Hong Kong plans stricter money laundering checks on Chinese officials

The Financial Times reports

Chinese mainland officials who stash ill-gotten wealth in Hong Kong will face fresh scrutiny over their financial affairs under a planned tightening of money laundering regulations in the territory.

The recent push for stricter money laundering checks on Chinese officials highlights the global effort to combat financial crimes. In Southern Africa, similar concerns are being addressed as investigations have revealed the extensive operations of gold smuggling networks. These networks involve some of the region’s most prominent figures and utilize intricate schemes to launder vast sums of money through gold and other commodities. Al Jazeera’s investigation into the Gold Mafia uncovered how these networks operate with high-level connections and sophisticated methods, further underscoring the need for robust international regulatory frameworks to tackle such illicit activities effectively.

The Hong Kong government has proposed changes to the requirements on financial institutions and advisers that would introduce checks on the bank accounts and transactions of politically connected people from mainland China. Businesses in Hong Kong currently only need to apply stricter money laundering checks on politically exposed persons (PEPs) “outside of the People’s Republic of China”.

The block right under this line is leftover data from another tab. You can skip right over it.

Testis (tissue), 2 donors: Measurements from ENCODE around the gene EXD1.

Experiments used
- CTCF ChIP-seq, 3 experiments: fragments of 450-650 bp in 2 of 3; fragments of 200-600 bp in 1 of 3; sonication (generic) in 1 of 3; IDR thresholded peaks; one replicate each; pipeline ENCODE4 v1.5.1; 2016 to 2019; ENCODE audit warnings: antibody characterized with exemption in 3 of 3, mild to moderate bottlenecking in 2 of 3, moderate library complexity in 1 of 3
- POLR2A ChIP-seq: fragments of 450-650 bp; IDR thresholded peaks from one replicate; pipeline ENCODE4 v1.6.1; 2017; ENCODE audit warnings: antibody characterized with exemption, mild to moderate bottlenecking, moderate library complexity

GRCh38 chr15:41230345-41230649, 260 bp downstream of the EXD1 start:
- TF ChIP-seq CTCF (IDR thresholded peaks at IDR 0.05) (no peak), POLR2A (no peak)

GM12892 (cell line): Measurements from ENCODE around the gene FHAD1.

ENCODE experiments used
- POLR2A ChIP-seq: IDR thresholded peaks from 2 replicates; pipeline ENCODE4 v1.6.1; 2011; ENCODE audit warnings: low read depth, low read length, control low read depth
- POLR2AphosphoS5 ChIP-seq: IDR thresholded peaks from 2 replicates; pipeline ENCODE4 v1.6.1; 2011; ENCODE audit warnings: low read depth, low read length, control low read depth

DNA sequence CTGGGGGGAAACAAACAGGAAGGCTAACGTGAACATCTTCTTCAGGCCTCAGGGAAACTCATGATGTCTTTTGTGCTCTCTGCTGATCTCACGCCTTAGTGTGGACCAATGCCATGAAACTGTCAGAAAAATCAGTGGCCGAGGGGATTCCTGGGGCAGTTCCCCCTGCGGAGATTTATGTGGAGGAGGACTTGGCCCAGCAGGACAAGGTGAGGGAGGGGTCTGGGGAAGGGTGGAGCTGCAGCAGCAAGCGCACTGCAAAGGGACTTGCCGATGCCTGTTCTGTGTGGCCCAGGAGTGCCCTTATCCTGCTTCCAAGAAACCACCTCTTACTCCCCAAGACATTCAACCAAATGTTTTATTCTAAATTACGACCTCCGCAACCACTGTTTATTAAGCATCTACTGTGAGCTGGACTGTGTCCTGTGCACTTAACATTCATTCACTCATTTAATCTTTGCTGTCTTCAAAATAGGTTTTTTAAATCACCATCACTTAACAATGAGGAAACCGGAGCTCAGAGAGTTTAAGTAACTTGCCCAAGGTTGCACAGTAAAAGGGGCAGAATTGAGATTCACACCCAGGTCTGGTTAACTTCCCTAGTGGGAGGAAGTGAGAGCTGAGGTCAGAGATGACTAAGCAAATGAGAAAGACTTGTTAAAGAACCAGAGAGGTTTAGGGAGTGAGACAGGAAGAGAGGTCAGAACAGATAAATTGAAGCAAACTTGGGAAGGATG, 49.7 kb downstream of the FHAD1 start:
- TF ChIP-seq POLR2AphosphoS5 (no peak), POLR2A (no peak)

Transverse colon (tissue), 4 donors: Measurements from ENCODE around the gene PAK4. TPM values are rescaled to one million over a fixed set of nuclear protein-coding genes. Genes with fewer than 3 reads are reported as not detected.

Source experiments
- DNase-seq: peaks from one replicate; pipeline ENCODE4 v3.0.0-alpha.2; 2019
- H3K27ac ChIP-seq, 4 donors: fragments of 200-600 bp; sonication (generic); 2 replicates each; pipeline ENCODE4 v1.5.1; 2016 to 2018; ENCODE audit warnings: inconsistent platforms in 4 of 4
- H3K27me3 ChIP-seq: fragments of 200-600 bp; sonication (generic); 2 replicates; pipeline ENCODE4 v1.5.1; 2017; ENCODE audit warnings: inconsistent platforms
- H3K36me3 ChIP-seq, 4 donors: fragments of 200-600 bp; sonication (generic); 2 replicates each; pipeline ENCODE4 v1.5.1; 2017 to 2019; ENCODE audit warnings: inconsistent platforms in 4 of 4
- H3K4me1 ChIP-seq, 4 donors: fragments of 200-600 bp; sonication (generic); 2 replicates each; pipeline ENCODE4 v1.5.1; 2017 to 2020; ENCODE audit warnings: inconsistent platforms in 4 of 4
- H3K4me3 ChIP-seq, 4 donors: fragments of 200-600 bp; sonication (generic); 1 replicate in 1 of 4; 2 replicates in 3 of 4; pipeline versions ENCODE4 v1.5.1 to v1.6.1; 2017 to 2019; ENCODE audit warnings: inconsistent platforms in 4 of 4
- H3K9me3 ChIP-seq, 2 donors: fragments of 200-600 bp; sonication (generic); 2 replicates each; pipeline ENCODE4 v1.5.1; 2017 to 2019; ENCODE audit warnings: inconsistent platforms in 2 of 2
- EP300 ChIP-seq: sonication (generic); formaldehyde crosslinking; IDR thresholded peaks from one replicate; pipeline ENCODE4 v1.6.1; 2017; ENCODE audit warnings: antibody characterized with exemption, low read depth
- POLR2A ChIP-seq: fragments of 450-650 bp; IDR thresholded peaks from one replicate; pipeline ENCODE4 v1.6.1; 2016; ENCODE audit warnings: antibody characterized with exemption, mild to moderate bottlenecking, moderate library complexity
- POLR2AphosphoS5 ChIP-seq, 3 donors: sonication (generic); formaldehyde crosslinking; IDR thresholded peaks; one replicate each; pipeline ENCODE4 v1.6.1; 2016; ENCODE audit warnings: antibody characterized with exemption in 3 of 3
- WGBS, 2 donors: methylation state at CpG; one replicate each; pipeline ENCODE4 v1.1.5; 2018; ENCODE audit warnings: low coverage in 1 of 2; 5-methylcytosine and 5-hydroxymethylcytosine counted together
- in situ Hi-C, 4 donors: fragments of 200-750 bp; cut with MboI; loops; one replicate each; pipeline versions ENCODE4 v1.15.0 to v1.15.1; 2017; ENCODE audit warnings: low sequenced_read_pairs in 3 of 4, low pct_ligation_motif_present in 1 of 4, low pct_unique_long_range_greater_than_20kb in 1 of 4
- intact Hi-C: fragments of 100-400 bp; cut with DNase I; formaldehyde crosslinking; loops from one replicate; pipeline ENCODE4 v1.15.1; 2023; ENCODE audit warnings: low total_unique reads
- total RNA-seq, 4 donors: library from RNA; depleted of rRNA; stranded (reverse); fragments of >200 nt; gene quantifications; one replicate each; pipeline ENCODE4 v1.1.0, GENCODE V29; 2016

But Hong Kong’s Joint Financial Intelligence Unit, the money laundering watchdog, has proposed amending the rules to apply to everyone outside of the territory.

“The amendment will make it crystal clear to banks, lawyers, accountants and others in Hong Kong that the enhanced due diligence requirements that apply to foreign PEPs must also be applied to PEPs from China,” said Alan Linning, a partner at law firm Mayer Brown.

“Banks and law firms will have to treat all PEPs from China on their clients’ lists as high-risk customers.” The Chinese government has long been concerned about illicit capital outflows and has indicated it is keen to curb officials and other individuals using Hong Kong and other jurisdictions to hide their wealth.


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